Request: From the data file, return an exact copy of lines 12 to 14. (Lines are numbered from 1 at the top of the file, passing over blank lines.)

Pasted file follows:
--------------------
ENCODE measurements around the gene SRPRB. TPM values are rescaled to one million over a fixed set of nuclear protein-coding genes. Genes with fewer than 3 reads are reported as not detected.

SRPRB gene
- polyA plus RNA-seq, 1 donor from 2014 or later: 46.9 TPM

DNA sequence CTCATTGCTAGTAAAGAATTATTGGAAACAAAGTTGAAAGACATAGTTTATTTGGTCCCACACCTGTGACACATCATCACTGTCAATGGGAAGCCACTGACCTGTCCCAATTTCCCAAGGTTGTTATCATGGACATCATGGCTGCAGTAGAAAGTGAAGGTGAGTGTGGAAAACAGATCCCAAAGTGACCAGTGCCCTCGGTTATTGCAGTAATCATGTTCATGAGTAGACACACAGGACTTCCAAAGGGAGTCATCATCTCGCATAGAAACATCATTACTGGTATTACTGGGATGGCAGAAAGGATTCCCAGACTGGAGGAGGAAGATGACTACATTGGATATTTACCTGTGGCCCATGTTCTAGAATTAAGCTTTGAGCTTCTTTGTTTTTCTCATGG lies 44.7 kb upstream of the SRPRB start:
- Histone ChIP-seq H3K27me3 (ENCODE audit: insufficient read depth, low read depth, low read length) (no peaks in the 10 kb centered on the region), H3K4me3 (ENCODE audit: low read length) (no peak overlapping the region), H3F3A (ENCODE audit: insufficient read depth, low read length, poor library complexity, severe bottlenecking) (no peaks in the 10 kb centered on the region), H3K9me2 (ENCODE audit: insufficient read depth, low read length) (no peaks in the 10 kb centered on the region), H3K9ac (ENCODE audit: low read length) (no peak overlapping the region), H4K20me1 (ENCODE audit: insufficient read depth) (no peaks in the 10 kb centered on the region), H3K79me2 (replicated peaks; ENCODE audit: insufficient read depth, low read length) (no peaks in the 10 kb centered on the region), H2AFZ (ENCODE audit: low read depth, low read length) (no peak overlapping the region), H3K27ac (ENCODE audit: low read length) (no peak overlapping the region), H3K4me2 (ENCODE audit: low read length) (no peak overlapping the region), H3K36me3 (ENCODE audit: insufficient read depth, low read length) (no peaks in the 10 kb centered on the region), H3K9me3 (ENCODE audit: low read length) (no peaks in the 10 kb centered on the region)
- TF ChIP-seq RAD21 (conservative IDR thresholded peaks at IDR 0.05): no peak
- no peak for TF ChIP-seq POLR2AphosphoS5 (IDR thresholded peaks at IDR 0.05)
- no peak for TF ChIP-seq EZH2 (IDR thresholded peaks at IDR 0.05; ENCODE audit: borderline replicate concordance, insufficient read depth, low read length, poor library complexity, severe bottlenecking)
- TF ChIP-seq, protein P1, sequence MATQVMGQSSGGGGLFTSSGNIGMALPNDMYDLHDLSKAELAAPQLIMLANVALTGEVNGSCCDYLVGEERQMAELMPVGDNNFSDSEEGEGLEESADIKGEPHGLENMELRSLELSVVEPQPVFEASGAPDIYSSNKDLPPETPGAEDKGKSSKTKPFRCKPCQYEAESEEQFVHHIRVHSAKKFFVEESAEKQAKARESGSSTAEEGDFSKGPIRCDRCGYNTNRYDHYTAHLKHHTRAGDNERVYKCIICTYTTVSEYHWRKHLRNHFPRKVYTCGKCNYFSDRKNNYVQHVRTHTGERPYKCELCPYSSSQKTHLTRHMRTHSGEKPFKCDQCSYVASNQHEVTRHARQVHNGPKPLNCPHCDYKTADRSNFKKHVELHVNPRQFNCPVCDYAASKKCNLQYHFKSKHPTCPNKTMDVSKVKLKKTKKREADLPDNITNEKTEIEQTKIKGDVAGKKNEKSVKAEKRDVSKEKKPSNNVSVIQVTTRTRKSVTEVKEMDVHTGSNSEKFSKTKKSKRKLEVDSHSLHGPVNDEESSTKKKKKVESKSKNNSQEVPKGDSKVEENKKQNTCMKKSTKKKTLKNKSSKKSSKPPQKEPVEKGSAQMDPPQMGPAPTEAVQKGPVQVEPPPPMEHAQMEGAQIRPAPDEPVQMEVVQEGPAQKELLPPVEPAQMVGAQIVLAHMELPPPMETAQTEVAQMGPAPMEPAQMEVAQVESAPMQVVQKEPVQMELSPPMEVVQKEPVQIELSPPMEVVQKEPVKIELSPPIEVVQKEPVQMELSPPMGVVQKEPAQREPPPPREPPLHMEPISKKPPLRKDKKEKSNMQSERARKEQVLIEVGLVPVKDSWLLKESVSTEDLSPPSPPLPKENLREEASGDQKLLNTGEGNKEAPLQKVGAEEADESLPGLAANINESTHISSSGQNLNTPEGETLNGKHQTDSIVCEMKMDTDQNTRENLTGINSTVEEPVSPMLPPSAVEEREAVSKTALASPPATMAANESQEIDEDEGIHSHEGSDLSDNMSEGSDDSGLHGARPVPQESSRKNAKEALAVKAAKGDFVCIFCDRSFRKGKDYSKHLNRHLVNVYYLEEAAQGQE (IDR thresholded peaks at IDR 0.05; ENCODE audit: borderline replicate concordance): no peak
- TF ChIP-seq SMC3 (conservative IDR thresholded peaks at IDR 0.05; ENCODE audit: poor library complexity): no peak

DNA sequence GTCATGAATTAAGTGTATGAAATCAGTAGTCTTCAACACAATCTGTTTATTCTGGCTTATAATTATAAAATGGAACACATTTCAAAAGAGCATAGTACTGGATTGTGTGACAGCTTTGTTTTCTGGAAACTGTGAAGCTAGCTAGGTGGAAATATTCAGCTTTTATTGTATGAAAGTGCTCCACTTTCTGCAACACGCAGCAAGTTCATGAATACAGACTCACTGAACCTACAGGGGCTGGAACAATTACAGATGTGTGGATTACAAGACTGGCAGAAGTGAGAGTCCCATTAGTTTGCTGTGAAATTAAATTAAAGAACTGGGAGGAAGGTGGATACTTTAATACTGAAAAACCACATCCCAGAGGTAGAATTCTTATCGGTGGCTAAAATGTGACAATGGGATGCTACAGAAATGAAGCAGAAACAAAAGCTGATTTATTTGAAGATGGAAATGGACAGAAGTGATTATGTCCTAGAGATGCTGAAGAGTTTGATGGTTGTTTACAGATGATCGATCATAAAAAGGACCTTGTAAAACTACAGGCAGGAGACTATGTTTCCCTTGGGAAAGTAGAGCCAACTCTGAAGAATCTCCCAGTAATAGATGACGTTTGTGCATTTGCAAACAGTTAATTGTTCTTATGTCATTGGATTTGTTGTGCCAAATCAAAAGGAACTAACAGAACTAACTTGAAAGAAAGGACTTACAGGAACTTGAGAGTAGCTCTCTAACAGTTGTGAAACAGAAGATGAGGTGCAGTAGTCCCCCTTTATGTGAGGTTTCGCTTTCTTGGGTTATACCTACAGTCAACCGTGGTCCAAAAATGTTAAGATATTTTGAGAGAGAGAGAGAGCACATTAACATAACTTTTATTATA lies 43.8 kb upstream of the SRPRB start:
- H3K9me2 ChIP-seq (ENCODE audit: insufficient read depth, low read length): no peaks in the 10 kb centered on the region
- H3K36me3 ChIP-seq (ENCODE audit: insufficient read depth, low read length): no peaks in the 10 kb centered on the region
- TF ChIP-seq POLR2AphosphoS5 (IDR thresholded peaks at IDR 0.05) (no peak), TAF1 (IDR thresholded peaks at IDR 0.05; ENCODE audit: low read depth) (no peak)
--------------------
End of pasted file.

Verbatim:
- H3K9me2 ChIP-seq (ENCODE audit: insufficient read depth, low read length): no peaks in the 10 kb centered on the region
- H3K36me3 ChIP-seq (ENCODE audit: insufficient read depth, low read length): no peaks in the 10 kb centered on the region
- TF ChIP-seq POLR2AphosphoS5 (IDR thresholded peaks at IDR 0.05) (no peak), TAF1 (IDR thresholded peaks at IDR 0.05; ENCODE audit: low read depth) (no peak)